The only hard and fast rule that I seem to be able to discern about what makes something YA is that the protagonist be a young person, but the field seems to be wide open as to whether “young person” means 15 or 22. Here’s what I remember about being “young”: that everything seemed to have its root in a principle; that everything had the severity of fate, the weight of destiny; and that the future was made or broken in a moment. Life didn’t seem so long – perhaps because there was so much more of it ahead of me than behind. When I was young, love was magic and eternal, fated and inevitable. Every moment as a “young adult” was steeped in significance. Everything that happened, good or bad, was part of the story. It was all driving me somewhere. Something was always manifesting. As a young adult I thought about death, and about my life as a whole, as a complete work, fairly regularly. What would I be, what would posterity think of me (because of course posterity would think of me) if I died right now? I never think about dying, or about my life as a whole, as if it were a singular work of art anymore.

And anyway, nowadays I no longer understand works of art as flashes of brilliance. I understand them as the result of long, hard, often joyful, occasionally exuberant and occasionally painful and sometimes even boring work – and for that matter, marriage and parenthood and gardening are kind of like this too. You have your moments of being able to look upon the whole of what you’ve accomplished with satisfaction, with pride, but most of the time you’re just in it and struggling, and doing the best you can because however it may turn out, it’s where you want to be. Over the long haul it is neither romantic or exciting (most of the time) but pretty much like doing any other work that has personal meaning and that one wants to do.

Maybe it’s that perspective that differentiates the “young adult” from the “old” one. And maybe part of my problem these past few years has been that all the real work – all the best work – in any field, is done by “young” people, be they 14, or 40 or 80.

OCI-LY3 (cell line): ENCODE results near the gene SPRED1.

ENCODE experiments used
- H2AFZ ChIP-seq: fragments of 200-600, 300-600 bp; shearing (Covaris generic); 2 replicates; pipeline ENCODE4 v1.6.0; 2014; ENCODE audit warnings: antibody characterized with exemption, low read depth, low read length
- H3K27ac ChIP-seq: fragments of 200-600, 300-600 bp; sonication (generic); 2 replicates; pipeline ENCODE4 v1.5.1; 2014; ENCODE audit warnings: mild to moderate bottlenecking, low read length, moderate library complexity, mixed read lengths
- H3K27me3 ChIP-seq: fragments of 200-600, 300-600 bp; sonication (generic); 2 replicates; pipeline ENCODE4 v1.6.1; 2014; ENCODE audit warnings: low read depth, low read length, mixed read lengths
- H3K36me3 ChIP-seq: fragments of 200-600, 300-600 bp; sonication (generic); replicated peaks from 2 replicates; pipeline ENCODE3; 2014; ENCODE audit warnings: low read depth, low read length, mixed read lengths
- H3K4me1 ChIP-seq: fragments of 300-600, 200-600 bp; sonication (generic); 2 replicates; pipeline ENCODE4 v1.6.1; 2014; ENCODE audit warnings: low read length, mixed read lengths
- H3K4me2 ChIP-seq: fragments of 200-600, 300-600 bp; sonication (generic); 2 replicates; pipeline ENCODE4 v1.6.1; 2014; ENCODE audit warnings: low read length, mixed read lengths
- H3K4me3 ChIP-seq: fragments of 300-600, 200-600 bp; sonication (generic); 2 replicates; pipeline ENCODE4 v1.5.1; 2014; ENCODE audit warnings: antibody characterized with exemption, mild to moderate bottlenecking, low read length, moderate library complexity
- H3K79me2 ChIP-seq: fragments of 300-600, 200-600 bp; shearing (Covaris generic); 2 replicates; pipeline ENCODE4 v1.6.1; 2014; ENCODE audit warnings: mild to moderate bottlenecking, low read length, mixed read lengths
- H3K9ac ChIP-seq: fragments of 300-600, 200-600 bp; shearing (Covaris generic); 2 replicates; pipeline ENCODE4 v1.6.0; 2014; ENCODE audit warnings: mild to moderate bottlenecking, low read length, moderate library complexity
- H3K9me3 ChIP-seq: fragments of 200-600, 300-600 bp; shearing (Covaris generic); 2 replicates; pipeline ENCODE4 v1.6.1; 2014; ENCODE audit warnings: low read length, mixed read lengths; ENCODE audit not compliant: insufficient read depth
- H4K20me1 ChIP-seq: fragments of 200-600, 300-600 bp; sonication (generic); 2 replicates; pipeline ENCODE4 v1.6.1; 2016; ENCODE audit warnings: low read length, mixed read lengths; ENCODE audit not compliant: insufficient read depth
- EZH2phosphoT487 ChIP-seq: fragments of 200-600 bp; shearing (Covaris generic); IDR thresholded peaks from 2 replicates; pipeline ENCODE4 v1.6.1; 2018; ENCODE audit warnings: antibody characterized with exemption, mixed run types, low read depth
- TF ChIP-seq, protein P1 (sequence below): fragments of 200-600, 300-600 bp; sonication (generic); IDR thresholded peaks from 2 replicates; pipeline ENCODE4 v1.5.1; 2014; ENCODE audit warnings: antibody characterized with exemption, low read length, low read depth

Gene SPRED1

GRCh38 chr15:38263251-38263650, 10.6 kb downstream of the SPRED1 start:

So what I find myself wondering after my week-long breakdown is whether or not what makes a novel YA isn’t anything concrete in a story (like character age, point of view, etc.) at all so much as it is a certain state of mind, and as a state of mind, it can speak equally to sixteen and to forty, in so much as it touches that place inside of us that – fresh or scarred, optimistic or jaded, bored or misused, poor or privileged, hopeful or hopeless – is nonetheless young; is nonetheless still harboring a sense that there is always more to the story, that disappointment and heartache is emboldening us and preparing us for something wonderful; that the story of one’s life matters; that one is unique and significant and not only capable of but destined to make a difference in the world and to do great work, and yearning, yearning, yearning to do it.

So, to try to bring things back – in breaking up with much of my novel I’m not letting go of that on which I’ve secretly banked my whole future – that would be my inner GROWN-UP talking. My inner young adult sees everything I’ve done and been through up till now as landing me finally at a significant and fruitful moment in my life where great success is just around the corner, where a time will come in which I will never do anything that I don’t want to do (can anyone say, commute?), where any day now I’m going to stand in front of the Magic Mirror and be told that I am the fairest in the land.


I am poised.